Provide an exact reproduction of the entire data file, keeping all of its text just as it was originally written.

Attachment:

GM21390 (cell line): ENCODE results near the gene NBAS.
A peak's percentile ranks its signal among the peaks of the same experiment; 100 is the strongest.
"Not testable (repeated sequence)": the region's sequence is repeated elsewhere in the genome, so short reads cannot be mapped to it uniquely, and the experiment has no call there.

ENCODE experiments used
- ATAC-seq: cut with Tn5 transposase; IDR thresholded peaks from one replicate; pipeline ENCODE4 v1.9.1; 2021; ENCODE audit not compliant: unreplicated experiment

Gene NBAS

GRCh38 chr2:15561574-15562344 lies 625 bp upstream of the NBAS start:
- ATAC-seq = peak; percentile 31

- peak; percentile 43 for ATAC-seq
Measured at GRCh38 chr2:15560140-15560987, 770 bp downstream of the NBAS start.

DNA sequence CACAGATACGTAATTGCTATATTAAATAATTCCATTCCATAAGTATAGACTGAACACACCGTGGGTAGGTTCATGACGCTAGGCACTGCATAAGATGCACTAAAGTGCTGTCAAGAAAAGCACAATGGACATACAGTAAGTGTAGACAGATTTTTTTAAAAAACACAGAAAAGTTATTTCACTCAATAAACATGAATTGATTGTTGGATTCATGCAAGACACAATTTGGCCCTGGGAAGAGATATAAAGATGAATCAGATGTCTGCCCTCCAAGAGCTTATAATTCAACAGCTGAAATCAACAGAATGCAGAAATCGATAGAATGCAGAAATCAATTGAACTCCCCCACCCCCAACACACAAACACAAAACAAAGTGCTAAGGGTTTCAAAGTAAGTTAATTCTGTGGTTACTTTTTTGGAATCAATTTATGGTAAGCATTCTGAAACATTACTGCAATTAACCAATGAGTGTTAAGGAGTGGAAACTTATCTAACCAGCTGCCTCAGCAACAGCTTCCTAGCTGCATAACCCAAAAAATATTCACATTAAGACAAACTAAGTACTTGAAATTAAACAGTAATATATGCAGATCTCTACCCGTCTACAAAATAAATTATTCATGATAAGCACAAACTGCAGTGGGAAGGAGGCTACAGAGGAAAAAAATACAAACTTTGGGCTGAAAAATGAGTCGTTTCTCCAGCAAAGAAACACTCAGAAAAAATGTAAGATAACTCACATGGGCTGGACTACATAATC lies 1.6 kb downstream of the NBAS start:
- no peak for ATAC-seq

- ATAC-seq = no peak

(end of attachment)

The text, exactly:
GM21390 (cell line): ENCODE results near the gene NBAS.
A peak's percentile ranks its signal among the peaks of the same experiment; 100 is the strongest.
"Not testable (repeated sequence)": the region's sequence is repeated elsewhere in the genome, so short reads cannot be mapped to it uniquely, and the experiment has no call there.

ENCODE experiments used
- ATAC-seq: cut with Tn5 transposase; IDR thresholded peaks from one replicate; pipeline ENCODE4 v1.9.1; 2021; ENCODE audit not compliant: unreplicated experiment

Gene NBAS

GRCh38 chr2:15561574-15562344 lies 625 bp upstream of the NBAS start:
- ATAC-seq = peak; percentile 31

- peak; percentile 43 for ATAC-seq
Measured at GRCh38 chr2:15560140-15560987, 770 bp downstream of the NBAS start.

DNA sequence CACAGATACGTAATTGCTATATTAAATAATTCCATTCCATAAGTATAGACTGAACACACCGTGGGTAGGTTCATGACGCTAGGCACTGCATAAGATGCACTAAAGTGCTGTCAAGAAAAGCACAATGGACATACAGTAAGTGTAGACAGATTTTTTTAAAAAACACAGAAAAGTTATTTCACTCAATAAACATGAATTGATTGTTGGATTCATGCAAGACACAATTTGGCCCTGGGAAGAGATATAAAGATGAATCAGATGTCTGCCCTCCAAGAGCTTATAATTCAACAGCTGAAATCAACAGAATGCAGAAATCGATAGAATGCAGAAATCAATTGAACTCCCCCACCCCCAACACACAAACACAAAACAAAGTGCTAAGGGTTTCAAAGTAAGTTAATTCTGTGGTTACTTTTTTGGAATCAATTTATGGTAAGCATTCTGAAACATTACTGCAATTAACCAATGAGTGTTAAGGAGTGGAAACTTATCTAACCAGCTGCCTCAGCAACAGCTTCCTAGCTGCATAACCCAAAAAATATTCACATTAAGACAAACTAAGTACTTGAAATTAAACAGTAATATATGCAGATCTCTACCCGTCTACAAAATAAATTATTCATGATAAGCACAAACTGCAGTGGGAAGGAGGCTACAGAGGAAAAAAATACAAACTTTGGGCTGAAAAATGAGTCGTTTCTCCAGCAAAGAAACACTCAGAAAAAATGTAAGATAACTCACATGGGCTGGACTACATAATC lies 1.6 kb downstream of the NBAS start:
- no peak for ATAC-seq

- ATAC-seq = no peak